Friday, July 01, 2011

Let the Right One In

Based on someone's recommendation, and having liked both film versions, I decided to sit and read the original novel Let the Right One In by John Ajvide Lindqvist.


It's a fantastic book. Well-written (and well-translated), very breezy in style and quick to read. At the same time, very compelling and engrossing. It tells the same story as the film, but with many more points of view from interconnecting characters with clear motivations. There is a lot more here than in either film version.

The story, at its heart, is about a bullied, scared boy named Oskar who meets a strange and confident girl named Eli. As they grow closer, the strange Eli becomes more normal and the scared Oskar becomes more courageous and sure of himself. But their friendship develops among a series of murders and under a shroud of Cold War paranoia (it takes place in 1980). In this setting, Oskar is bullied within, quite literally, an inch of his life.

This is the same story as the films, but what Lindqvist does in his novel is to develop other viewpoints. Hakan, the older man who lives with Eli and kills for her because of his love for her; Staffan, the policeman investigating the murders and who is clashing with his new girlfriend's sullen teenage son Tommy, who is one of Oskar's only friends; and a group of drinking buddies who begin disappearing and whose lives are changed forever when they encounter the supernatural.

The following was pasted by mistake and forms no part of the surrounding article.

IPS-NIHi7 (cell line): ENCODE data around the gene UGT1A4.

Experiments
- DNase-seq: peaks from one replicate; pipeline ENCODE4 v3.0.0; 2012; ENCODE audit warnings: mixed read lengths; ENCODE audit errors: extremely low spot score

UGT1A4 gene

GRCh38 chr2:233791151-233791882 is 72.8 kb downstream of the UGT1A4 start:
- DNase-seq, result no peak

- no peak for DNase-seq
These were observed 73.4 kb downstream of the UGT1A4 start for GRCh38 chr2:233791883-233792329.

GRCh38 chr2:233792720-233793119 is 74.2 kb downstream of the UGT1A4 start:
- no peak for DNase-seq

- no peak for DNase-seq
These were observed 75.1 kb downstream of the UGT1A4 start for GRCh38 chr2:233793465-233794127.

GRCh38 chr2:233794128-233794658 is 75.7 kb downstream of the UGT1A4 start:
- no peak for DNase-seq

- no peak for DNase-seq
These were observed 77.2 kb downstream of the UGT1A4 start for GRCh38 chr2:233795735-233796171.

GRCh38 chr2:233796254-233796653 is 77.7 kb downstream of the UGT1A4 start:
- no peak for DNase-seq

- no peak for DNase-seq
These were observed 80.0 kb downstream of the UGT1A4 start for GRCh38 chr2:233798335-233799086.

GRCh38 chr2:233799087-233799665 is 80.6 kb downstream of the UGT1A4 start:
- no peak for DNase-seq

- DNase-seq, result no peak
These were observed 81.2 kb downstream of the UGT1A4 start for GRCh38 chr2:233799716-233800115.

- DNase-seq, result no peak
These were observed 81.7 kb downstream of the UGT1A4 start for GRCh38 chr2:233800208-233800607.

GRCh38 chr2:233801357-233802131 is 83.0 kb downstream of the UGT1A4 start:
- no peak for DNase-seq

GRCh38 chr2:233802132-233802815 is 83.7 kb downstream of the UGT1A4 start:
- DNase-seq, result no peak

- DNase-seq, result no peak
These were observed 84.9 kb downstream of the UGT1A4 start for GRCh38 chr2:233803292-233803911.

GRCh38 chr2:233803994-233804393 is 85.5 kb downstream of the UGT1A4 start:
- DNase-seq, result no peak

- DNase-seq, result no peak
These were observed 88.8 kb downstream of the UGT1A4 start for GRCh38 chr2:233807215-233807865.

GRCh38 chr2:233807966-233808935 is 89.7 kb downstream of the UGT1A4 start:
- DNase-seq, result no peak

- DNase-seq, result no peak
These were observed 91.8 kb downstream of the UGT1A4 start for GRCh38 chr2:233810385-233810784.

It's no great revelation now that Eli is a vampire. What's interesting for me--as someone who thinks vampires are bullshit in fiction--is how Lindqvist imagines some of the biological aspects of vampirism. He imagines it as an infection that grows a second, separate consciousness that places survival above all other concerns. There's an AIDS allegory that's inescapable given the time period of the novel and Eli's desire not to infect Oskar--and, of course, given the biggest revelation about Eli (not kept in the film, also written by Lindqvist).

I'm honestly surprised--and gladdened--by what got cut out of the adaptation. A lot of more obviously horror flick aspects were left behind in order to concentrate on what really makes this story special, which is the relationship that develops between Eli and Oskar as two outcasts who instinctively desire to protect each other, even if it means harming others.

I highly recommend this one, if I can fool myself into believing people are interested in my recommendations.

1 comment:

sanford said...

Great book. I have not seen the American version. The movie did a leave out of the book or condensed some things, but that is to be expected.